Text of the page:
State officials recently reprimanded a Soldotna physician for inadequate record-keeping and for leaving blank, pre-signed prescription forms in his office where a physician assistant improperly used them.
"This is all sort of a record-keeping problem and it's all been corrected," said Dr. Lavern R. Davidhizar, an osteopathic physician. "There was no question about the medical care. The medical care was appropriate."
On Oct. 27, the Alaska State Medical Board reprimanded Davidhizar, fined him $5,000 and placed his medical license on probation for two years.
"Disciplinary action was taken against the physician assistant, action which might not have been necessary had you not made the pre-signed prescription forms available," the board wrote.
According to a memorandum of agreement between Davidhizar and the board, Davidhizar told a state investigator he ended a physician-patient relationship with a woman identified as G.M. in July 1999 "because she was creating difficulties in his office, but that about Sept. 5, 1999, he reestablished the relationship when G.M. called him at home requesting that he prescribe medications for her because she was having problems obtaining another physician."
The federal government classifies drugs such as narcotics, stimulants and tranquilizers according to how dangerous or addictive they are. Schedule I, the most restrictive class, includes drugs such as heroin that generally are not used medicinally. Schedule II includes drugs such as oxycodone and morphine, both narcotics. Schedule V is the least restrictive class.
Between Sept. 5 and Oct. 31, 1999, the memorandum said, Davidhizar issued G.M. at least 13 prescriptions, including seven for APAP/Hydrocodone, federal Schedule III controlled substance, one for Pentazocine, a federal Schedule IV controlled substance, and five for noncontrolled substances. However, it said, Davidhizar kept no medical records concerning those prescriptions. Hydrocodone and Pentazocine are narcotic pain relievers.
"Our law requires maintaining records," said Leslie Abel, executive administrator for the medical board. "You must document the diagnosis, tests to support the diagnosis, a treatment plan, and what drugs you prescribe, the dosage, side effects and how long."
Davidhizar said it was an oversight.
"The patient called late at night when I didn't have a chart available. Late at night, I called in some medications. Inadvertently it didn't get into the medical record," he said. "This was actually several times. The record says 13 times. It wasn't actually that many, but I didn't protest it because it didn't make a difference."
The memorandum said Davidhizar was the primary collaborative physician for Nancy M. Mackey, a physician assistant. Because he left pre-signed blank prescription forms in his office, it said, "Mackey was able to utilize some of the forms to prescribe medications, including on at least one occasion a Schedule II substance."
In Alaska, physician assistants are not authorized to prescribe Schedule II controlled medications, the board said in an April 27 memorandum of agreement with Mackey. Abel said it is against federal law for a physician to leave pre-signed blank prescription forms.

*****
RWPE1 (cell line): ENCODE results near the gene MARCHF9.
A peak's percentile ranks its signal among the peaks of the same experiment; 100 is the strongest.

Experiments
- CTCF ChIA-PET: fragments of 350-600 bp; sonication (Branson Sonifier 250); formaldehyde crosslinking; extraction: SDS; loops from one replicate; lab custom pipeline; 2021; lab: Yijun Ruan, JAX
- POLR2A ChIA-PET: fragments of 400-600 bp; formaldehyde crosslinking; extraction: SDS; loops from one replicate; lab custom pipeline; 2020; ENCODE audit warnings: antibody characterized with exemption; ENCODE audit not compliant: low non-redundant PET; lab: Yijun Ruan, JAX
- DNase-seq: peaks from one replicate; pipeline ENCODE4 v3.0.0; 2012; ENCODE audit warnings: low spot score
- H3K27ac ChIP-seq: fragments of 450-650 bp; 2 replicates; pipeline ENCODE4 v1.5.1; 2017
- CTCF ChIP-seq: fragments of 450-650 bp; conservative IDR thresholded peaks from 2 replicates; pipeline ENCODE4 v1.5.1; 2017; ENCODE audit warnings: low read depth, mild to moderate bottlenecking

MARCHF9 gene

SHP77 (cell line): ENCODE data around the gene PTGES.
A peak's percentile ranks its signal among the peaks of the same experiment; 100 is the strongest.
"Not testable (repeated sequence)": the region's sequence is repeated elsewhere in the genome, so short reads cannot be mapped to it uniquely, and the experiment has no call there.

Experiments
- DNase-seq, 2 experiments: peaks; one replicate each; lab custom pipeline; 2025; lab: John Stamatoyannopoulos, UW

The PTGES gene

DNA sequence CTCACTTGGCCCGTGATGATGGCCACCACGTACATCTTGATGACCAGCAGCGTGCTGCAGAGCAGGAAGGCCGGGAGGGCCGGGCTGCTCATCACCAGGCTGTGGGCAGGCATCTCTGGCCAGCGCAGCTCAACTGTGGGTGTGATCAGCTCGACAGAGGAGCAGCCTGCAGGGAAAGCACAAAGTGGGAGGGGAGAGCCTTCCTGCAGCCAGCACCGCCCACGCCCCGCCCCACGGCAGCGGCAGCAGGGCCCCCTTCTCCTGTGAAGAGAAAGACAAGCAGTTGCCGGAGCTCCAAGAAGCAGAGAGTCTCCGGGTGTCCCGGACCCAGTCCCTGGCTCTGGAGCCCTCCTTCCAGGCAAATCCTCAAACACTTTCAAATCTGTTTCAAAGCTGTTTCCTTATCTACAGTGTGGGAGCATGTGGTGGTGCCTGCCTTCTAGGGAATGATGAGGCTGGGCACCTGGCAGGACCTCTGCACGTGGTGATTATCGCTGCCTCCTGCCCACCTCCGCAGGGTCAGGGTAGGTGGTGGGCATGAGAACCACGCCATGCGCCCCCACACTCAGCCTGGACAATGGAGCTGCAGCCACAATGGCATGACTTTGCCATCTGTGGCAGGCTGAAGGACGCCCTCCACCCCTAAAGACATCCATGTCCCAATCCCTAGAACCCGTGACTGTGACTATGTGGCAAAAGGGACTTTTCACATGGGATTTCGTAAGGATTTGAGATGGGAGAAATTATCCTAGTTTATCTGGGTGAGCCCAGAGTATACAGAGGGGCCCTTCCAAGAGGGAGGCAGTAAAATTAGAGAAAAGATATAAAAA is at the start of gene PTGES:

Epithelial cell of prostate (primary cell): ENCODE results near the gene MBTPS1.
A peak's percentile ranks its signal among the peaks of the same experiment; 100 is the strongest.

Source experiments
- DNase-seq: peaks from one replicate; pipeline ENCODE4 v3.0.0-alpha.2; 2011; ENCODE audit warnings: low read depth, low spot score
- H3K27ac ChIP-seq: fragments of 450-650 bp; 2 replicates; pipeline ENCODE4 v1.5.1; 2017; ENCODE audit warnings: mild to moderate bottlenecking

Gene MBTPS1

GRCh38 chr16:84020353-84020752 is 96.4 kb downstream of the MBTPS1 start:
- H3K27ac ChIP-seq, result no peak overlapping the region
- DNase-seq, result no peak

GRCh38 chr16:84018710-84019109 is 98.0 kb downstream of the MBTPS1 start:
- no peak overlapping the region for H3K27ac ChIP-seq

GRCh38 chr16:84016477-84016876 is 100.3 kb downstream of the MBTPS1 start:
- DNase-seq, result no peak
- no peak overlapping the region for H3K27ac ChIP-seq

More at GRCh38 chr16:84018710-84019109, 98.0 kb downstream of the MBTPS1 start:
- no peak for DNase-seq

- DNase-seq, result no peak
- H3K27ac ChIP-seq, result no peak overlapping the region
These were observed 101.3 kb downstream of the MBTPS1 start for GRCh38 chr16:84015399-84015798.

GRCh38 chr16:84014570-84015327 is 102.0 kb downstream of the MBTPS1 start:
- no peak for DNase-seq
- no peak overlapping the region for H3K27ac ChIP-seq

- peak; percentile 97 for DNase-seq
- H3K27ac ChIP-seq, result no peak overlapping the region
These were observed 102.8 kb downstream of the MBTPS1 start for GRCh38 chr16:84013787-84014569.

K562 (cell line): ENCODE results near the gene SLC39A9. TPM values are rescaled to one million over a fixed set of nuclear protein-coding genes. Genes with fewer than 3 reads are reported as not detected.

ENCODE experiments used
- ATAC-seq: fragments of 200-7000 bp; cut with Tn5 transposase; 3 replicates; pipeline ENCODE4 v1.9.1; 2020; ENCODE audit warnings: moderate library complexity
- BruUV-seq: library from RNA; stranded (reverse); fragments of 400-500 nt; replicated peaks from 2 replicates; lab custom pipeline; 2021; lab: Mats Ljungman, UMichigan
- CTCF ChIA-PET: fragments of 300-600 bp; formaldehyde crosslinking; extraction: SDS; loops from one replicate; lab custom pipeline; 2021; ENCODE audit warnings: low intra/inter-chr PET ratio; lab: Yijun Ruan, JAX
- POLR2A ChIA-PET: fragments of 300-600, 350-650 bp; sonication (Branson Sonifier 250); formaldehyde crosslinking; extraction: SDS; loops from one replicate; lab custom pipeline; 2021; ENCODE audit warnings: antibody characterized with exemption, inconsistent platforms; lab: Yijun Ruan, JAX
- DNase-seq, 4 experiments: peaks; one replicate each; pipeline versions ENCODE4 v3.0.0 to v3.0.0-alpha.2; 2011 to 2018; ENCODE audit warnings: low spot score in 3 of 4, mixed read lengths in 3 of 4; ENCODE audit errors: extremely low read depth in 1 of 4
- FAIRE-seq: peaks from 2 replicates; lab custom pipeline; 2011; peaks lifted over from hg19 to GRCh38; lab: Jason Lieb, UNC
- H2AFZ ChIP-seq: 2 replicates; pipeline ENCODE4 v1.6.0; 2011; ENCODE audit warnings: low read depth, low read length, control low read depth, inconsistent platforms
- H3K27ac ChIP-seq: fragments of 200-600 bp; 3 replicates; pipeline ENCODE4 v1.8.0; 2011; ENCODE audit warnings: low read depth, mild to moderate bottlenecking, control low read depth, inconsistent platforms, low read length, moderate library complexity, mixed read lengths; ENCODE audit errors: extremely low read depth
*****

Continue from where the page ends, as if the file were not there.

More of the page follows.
Davidhizar said he left the pre-signed forms for Mackey because he was leaving town and had a patient who might need treatment while he was gone.
"We were supposed to be in contact when this occurred so I would be in control of the situation. I wasn't," he said. "I was available, but I wasn't contacted."
He said he did not know why Mackey did not call him. He said it apparently was illegal for him to leave the blank, pre-signed prescription forms in his office, but he did not know that at the time. He said he did not know what Schedule II substance Mackey prescribed.
"That's not true," Mackey said. "He actually called me and instructed me to fill it out for a particular patient. I'm not going to give the patient's name or say what the Schedule II substance was, but he did call me from Idaho and instruct me to prescribe medications for a particular patient. I reported this myself, because I didn't want to do that. I didn't want to be instructed to do something I'm not allowed to do."
Abel said she could not resolve the contradiction between Mackey's and Davidhizar's stories. Davidhizar said he could not recall phoning Mackey to tell her to complete the pre-signed prescription form.
The April 27 memorandum also said Mackey was practicing under a collaborative plan with Davidhizar as her primary collaborative physician and Dr. Charles P. Essex as her alternate. Abel said state law requires at least one alternate physician on every collaborative plan.
"Mackey failed to report that Essex left Alaska in 1996, a fact which automatically terminated the alternate collaborative agreement, and thereby terminated her authority to practice as a physician assistant in Alaska," the memorandum said.
She continued to practice as a physician assistant until about Jan. 7, 1999, it said.
Mackey said she was not aware that her collaborative agreement required two physicians. After Essex left Davidhizar's office in 1990 and opened a separate practice, she said, she relied strictly on Davidhizar and never had any need to consult Essex.
"Also, Dr. Essex didn't inform me he was leaving town," she said.
The medical board reprimanded Mackey and fined her $5,000, with $2,000 stayed on the condition that she has no similar problems for a year.
Abel said Davidhizar terminated his collaborative agreement with Mackey with a Feb. 22, 1999, letter. On March 11, 1999, Abel received a new agreement listing Homer physician Paul Raymond as Mackey's primary collaborative physician. Mackey said Dr. Kenneth Hahn of Kenai is her alternate collaborative physician. She now practices at Redoubt Medical Clinic in Kenai and Kachemak Bay Medical Clinic in Homer.
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